Simian Mobile Disco are two English lads well aware that its not their look people are after when they buy a SMD record. We met in their hotel as they were touring Temporary Pleasure. The two of them had no problem chatting but were dreading the time the photographer would come knocking at the door. Here’s the gist of it. This is one of the press photos circulating at the moment, and having met the two of them, I can say with a fair degree of confidence, that they enjoyed this shoot about as much as water torture.
Warning: If you meet Simian Mobile Disco at a festival, a party or in a late night diner and you fall into candid conversation with them about music, recording and your untapped vocal ability, and then, buoyed on by a hitherto alien confidence, you offer to sing on their next record, and they smile encouragingly and say ‘Get us up on the MySpace mate’, you have about as much a chance of singing for them as you do of finding a bikini in Tehran.
“Now, that just makes us sound like we’re cruel,” says Jason. True, it kind of does.
Jason and Jas have a new album out in August called Temporary Pleasure. It’s heavy on collaborations. Gruff Rhys, Beth Ditto and Jamie Liddell have all contributed vocals. The Gruff Rhys track is called Cream Dream. “He came in the studio,” Jas explains, “And said, ‘I called it Cream Dream because,’ – long, dramatic, slightly awkward pause – ‘You know, it rhymes’.” The amount of vocal tracks for consideration they got sent to them was immense but their wish list was also quite long. Nick Cave and Andre 3000 didn’t pick up the phone – maybe they should have tried their MySpace?
When you were stuck for inspiration during recording who’d you turn to?
Jas: When we reached a section of a track that we weren’t sure what to do with it, we’d ask ourselves, ‘What would Todd Rungren do?’
Is it scary sending a record into a market where everyone’s skint?
Jason: For us we’re quite lucky with our label in that they let us do what we want and don’t put that much pressure on us to make a certain album. But working with other bands I’ve definitely noticed the pressure they’re under in the last 12 months.
Jas: They’re shitting it.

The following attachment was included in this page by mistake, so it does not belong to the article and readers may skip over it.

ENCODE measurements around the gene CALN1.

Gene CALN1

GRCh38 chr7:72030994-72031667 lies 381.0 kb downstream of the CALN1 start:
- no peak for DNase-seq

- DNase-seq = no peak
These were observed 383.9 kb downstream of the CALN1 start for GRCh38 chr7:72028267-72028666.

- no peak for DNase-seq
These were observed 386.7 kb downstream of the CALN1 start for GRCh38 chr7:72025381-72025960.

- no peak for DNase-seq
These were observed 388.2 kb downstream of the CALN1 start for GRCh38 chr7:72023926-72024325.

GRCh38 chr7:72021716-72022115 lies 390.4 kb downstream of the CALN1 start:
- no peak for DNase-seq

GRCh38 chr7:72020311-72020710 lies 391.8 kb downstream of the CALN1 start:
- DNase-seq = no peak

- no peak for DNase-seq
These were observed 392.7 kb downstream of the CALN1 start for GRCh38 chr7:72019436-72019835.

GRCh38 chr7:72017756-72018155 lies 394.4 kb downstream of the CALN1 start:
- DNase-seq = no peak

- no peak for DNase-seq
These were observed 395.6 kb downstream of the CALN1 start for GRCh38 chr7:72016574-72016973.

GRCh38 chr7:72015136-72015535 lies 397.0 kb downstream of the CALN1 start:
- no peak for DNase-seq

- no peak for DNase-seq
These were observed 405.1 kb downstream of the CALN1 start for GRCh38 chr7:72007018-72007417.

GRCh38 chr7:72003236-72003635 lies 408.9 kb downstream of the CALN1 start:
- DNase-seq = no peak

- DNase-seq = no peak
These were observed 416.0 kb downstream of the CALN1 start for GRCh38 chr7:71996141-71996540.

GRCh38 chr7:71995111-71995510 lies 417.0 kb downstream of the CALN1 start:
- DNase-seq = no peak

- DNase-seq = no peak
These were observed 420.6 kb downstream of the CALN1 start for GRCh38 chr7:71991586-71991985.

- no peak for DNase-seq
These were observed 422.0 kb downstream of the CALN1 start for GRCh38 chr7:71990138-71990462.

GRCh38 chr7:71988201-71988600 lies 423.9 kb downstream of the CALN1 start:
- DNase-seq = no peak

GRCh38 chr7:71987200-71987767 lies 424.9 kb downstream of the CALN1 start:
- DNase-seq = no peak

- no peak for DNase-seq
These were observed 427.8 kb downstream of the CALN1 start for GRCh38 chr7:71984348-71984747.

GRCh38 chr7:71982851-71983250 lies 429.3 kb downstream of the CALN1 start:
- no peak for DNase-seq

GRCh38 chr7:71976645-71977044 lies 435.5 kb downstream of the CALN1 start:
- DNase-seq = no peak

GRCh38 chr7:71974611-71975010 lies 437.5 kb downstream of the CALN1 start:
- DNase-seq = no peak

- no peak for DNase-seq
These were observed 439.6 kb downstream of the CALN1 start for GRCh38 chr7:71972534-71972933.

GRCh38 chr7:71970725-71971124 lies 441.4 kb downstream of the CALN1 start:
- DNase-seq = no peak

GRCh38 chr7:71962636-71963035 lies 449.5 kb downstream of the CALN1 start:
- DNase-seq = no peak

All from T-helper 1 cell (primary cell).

In light of that pressure does your label ever tell you not to cut your hair or dress like Empire of the Sun?
Jason: No, they know that would never work. We’re not really stars like that.
Jas: We were definitely not told to wear these clothes.
LCD Soundsystem got 45 minutes for their Run record; you guys got half an hour. Are Nike trying to say that English people are lazier than the Yanks?
Jas: It actually came it at even less than thirty minutes and had to ask us to lengthen it. I suppose, it’s just that we’re not very good at running.
This issue takes the theme of performance. How choreographed is your stage act?
Jason: Were not ever going to be flamboyant performers so we wanted to make something that was real and tied to a time. With an electronic music show that’s sometimes really difficult. We didn’t want it to be based around a computer and playback, so the live show based itself around those rules as we wanted it be real and organic. Because we use lots of old keyboards and equipment it can be very predictable. It’s quite a challenge just to keep it running and that kind of is the performance.
Jas: We’re trying to make a spectacle. The worst thing of an electronic show is not knowing what they’re doing, like they could be checking their emails.
Or not checking their myspace in your case?
Jason: We should never have said that. We’ll just have to use a Facebook excuse from now on.
Where do you find the best looking crowds in Europe?
Jason: The Exit Festival is pretty incredible.
And the most hardcore?
Jason: Whenever we play anywhere on the west coast of Ireland it’s always fucking mental.
And if they weren’t being beautiful in Serbia or strung-out in Ireland, where would you like people to listen to Temporary Pleasure.
Jason: Maybe floating in that blue lagoon in Iceland.
Jas: With the music pumped in underwater.
And finally, how demanding are Simian Mobile Disco?
Jason: Because of our show we have to travel with a round table. Venues tell us, ‘sure no problem we can just put two square tables together,’ but we always need to stipulate it’s a round table… otherwise we’d catch our testicles on the corners.